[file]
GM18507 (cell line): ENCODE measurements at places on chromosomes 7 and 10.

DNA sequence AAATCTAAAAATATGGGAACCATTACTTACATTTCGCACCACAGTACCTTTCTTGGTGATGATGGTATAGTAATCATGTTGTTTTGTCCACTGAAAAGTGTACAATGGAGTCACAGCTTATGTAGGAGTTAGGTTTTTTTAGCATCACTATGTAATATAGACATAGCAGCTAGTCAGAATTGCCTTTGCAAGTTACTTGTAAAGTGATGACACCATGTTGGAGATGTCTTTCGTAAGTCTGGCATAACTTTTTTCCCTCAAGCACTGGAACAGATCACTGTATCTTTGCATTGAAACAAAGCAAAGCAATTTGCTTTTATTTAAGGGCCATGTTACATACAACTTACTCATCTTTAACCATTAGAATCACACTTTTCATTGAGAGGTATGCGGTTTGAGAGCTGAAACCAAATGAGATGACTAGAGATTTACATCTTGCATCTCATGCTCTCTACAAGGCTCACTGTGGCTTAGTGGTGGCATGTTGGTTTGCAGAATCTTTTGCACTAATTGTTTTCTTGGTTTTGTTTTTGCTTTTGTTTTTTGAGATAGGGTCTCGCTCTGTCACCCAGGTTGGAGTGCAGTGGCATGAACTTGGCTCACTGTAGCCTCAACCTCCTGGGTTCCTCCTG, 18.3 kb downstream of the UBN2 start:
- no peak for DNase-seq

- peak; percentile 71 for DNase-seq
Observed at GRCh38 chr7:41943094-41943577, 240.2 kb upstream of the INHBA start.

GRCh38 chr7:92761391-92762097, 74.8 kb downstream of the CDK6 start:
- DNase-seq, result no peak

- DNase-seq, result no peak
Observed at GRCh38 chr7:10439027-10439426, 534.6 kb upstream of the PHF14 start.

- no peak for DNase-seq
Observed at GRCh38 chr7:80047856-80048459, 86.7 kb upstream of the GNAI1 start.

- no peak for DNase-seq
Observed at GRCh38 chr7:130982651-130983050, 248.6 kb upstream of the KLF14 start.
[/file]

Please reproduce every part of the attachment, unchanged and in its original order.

GM18507 (cell line): ENCODE measurements at places on chromosomes 7 and 10.

DNA sequence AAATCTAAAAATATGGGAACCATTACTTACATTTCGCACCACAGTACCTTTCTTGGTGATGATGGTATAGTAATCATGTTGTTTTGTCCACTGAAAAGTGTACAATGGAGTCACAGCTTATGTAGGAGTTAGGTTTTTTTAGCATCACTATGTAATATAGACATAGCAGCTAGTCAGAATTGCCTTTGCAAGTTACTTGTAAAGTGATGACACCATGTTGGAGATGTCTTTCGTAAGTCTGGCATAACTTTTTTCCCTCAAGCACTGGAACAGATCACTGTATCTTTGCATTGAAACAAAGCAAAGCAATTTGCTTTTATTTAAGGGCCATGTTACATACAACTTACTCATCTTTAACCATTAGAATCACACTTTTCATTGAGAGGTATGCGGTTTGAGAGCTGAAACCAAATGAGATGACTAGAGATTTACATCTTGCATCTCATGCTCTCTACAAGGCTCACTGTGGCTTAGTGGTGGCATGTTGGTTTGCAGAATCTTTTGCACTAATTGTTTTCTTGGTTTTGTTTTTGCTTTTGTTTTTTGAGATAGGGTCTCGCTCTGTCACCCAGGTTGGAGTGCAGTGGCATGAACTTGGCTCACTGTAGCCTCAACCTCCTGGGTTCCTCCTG, 18.3 kb downstream of the UBN2 start:
- no peak for DNase-seq

- peak; percentile 71 for DNase-seq
Observed at GRCh38 chr7:41943094-41943577, 240.2 kb upstream of the INHBA start.

GRCh38 chr7:92761391-92762097, 74.8 kb downstream of the CDK6 start:
- DNase-seq, result no peak

- DNase-seq, result no peak
Observed at GRCh38 chr7:10439027-10439426, 534.6 kb upstream of the PHF14 start.

- no peak for DNase-seq
Observed at GRCh38 chr7:80047856-80048459, 86.7 kb upstream of the GNAI1 start.

- no peak for DNase-seq
Observed at GRCh38 chr7:130982651-130983050, 248.6 kb upstream of the KLF14 start.